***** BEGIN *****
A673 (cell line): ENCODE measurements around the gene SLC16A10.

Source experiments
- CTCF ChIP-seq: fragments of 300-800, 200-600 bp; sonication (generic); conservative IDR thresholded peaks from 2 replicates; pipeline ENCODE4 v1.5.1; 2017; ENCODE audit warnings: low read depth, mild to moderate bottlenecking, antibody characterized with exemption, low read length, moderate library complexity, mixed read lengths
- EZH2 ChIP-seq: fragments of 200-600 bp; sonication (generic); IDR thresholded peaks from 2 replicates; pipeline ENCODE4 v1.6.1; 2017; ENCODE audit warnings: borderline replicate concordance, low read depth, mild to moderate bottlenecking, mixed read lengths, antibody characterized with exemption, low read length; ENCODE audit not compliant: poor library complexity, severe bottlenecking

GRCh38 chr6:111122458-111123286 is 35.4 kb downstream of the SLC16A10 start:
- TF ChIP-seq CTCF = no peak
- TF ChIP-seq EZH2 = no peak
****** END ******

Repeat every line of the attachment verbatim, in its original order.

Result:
A673 (cell line): ENCODE measurements around the gene SLC16A10.

Source experiments
- CTCF ChIP-seq: fragments of 300-800, 200-600 bp; sonication (generic); conservative IDR thresholded peaks from 2 replicates; pipeline ENCODE4 v1.5.1; 2017; ENCODE audit warnings: low read depth, mild to moderate bottlenecking, antibody characterized with exemption, low read length, moderate library complexity, mixed read lengths
- EZH2 ChIP-seq: fragments of 200-600 bp; sonication (generic); IDR thresholded peaks from 2 replicates; pipeline ENCODE4 v1.6.1; 2017; ENCODE audit warnings: borderline replicate concordance, low read depth, mild to moderate bottlenecking, mixed read lengths, antibody characterized with exemption, low read length; ENCODE audit not compliant: poor library complexity, severe bottlenecking

GRCh38 chr6:111122458-111123286 is 35.4 kb downstream of the SLC16A10 start:
- TF ChIP-seq CTCF = no peak
- TF ChIP-seq EZH2 = no peak